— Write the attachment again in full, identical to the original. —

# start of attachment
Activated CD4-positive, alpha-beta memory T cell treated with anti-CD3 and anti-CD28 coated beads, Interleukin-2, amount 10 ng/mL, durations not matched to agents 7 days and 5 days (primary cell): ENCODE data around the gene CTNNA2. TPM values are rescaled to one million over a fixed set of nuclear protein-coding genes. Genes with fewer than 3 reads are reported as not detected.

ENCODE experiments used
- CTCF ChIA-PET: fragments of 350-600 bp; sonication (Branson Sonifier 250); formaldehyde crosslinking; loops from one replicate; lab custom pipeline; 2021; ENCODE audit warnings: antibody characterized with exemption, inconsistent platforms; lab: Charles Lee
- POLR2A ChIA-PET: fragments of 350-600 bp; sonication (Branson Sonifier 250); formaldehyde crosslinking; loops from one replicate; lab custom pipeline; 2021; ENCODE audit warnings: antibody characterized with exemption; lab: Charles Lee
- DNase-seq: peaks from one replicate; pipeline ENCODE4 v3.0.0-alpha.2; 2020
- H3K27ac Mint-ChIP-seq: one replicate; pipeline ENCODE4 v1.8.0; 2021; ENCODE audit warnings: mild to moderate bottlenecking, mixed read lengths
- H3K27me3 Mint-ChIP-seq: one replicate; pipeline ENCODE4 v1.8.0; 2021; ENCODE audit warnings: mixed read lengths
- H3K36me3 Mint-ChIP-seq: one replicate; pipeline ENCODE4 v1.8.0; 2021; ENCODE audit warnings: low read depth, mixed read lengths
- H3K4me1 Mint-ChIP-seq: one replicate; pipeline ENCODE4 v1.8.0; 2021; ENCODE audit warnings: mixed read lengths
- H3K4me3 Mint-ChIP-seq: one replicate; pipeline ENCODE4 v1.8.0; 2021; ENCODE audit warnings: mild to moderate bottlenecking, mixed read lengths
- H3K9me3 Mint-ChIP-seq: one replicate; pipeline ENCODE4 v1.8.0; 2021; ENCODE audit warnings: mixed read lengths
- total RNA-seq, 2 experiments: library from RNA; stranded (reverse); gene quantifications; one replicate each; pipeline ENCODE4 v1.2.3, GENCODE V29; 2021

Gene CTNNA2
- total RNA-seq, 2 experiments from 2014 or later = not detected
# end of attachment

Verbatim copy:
Activated CD4-positive, alpha-beta memory T cell treated with anti-CD3 and anti-CD28 coated beads, Interleukin-2, amount 10 ng/mL, durations not matched to agents 7 days and 5 days (primary cell): ENCODE data around the gene CTNNA2. TPM values are rescaled to one million over a fixed set of nuclear protein-coding genes. Genes with fewer than 3 reads are reported as not detected.

ENCODE experiments used
- CTCF ChIA-PET: fragments of 350-600 bp; sonication (Branson Sonifier 250); formaldehyde crosslinking; loops from one replicate; lab custom pipeline; 2021; ENCODE audit warnings: antibody characterized with exemption, inconsistent platforms; lab: Charles Lee
- POLR2A ChIA-PET: fragments of 350-600 bp; sonication (Branson Sonifier 250); formaldehyde crosslinking; loops from one replicate; lab custom pipeline; 2021; ENCODE audit warnings: antibody characterized with exemption; lab: Charles Lee
- DNase-seq: peaks from one replicate; pipeline ENCODE4 v3.0.0-alpha.2; 2020
- H3K27ac Mint-ChIP-seq: one replicate; pipeline ENCODE4 v1.8.0; 2021; ENCODE audit warnings: mild to moderate bottlenecking, mixed read lengths
- H3K27me3 Mint-ChIP-seq: one replicate; pipeline ENCODE4 v1.8.0; 2021; ENCODE audit warnings: mixed read lengths
- H3K36me3 Mint-ChIP-seq: one replicate; pipeline ENCODE4 v1.8.0; 2021; ENCODE audit warnings: low read depth, mixed read lengths
- H3K4me1 Mint-ChIP-seq: one replicate; pipeline ENCODE4 v1.8.0; 2021; ENCODE audit warnings: mixed read lengths
- H3K4me3 Mint-ChIP-seq: one replicate; pipeline ENCODE4 v1.8.0; 2021; ENCODE audit warnings: mild to moderate bottlenecking, mixed read lengths
- H3K9me3 Mint-ChIP-seq: one replicate; pipeline ENCODE4 v1.8.0; 2021; ENCODE audit warnings: mixed read lengths
- total RNA-seq, 2 experiments: library from RNA; stranded (reverse); gene quantifications; one replicate each; pipeline ENCODE4 v1.2.3, GENCODE V29; 2021

Gene CTNNA2
- total RNA-seq, 2 experiments from 2014 or later = not detected